Heat rash is often a problem at this time of year and also in tropical areas. We have had surprising success with many mothers finding the lavender balm used 2-3 times a day helps....ANSWER
Sorbolene seems better for adults than for children. I believe they (children) need a richer formula than sorbolene as their skin is more sensitive...Apply the cortisone first then the lavender balm over the top as the protective effect of the balm will not allow the cortisone to work if you apply it the other way around! ...ANSWER
I was just wondering if the infant face rash cream is also good for heat rash or milk rash?
How long approximately does it take to get rid of the rash if it does treat these conditions?
January 25, 2006
Milk rash is often due to proteins in milk that trigger an allergy. Our Lavender balm is totally non-toxic and should be applied to the lips and around the mouth of the baby before a feed and then again after you have cleaned their face after a feed. This problem clears up on it's own eventually but the lavender balm will solve the problem immediately.
Heat rash is often a problem at this time of year and also in tropical
areas. We have had surprising success in Hong Kong and also Indonesia with
many mothers finding the lavender balm used 2-3 times a day helps.
Dress the child lightly in cotton, avoid synthetics. Use a bath oil in the
bath, never soap.
Any good brand of bath oil is suitable. Avoid the "bunny suit" type of pyjamas as they are heat traps.
I would conservatively expect improvement within 2 weeks, often results are obtained faster but you will have a great improvement within 2 weeks. Sometimes the balm does not clear the problem completely but works better than cortisone and is safer too.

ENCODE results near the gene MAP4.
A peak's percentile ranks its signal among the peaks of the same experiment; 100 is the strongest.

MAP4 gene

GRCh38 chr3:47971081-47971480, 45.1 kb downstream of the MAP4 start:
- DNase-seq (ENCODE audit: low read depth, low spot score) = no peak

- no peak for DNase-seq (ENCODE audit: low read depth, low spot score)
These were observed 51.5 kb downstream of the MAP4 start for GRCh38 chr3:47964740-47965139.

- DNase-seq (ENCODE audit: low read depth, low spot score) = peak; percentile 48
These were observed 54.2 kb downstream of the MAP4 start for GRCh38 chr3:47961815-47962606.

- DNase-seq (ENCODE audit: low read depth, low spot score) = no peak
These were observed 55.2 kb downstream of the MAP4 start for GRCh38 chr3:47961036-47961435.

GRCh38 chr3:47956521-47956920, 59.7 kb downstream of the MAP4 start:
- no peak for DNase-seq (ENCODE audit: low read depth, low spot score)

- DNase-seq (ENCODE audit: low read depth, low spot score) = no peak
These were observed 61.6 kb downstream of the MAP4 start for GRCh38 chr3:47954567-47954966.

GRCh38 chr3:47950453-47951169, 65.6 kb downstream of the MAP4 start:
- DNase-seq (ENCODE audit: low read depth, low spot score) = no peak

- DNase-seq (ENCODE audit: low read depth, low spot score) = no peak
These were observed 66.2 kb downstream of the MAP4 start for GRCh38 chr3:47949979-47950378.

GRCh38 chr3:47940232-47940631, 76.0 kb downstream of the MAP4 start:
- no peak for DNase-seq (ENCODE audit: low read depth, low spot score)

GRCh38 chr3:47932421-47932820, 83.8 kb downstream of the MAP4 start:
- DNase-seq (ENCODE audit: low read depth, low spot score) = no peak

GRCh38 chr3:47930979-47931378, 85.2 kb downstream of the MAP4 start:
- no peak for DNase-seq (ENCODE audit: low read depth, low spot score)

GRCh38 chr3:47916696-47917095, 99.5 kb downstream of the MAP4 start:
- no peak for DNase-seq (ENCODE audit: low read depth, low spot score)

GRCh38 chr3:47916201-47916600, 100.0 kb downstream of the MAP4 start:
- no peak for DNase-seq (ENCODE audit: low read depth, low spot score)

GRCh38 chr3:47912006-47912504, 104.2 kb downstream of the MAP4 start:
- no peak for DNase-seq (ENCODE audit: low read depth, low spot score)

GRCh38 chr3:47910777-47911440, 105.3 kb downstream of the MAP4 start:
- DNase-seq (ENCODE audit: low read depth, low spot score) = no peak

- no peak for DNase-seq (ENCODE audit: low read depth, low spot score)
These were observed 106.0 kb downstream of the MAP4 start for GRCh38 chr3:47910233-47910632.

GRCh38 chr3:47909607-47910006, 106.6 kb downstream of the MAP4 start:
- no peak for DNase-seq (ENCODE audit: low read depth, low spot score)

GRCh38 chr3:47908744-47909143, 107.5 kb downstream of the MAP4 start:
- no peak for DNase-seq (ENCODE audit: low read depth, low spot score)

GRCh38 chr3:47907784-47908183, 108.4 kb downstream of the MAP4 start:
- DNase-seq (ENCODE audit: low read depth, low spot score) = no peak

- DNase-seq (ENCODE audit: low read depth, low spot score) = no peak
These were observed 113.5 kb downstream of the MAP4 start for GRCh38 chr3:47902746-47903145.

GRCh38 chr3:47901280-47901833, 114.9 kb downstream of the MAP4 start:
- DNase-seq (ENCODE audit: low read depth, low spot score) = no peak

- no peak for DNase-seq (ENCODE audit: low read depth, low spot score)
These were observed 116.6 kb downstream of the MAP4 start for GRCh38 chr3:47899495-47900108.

Of course, if for any reason you do not believe the product has performed to YOUR COMPLETE SATISFACTION we are happy to refund you money (including the postage!!)
Hope this helps,
My 7 month old son has a terrible looking rash that started off on one cheek and has now spread to red blotchy patches over his entire face and little pimpley dots that vary in thickened degree around his neck, chest, abdomen and back.
To begin with I thought it was dribble rash but over the last two days it has spread to places where drool does not get to. It doesn't seem to bother him as he isn't scratching at it.
I am asthmatic and know that eczma is associated with asthma. However, this rash doesn't seem to be overly dry like I assumed eczma would be, and not in any of his creases.So now I'm wondering if it could be heat rash? Do you have any suggestions? NP
It is quite likely that he has infantile eczema in the damaged areas and heat rash in the more recent flare up. Heat rash looks like lots of very minute pimples with clear water centre's.
If he is waking a lot at night with a sweaty red face then he may be overdressed or the room may be too warm.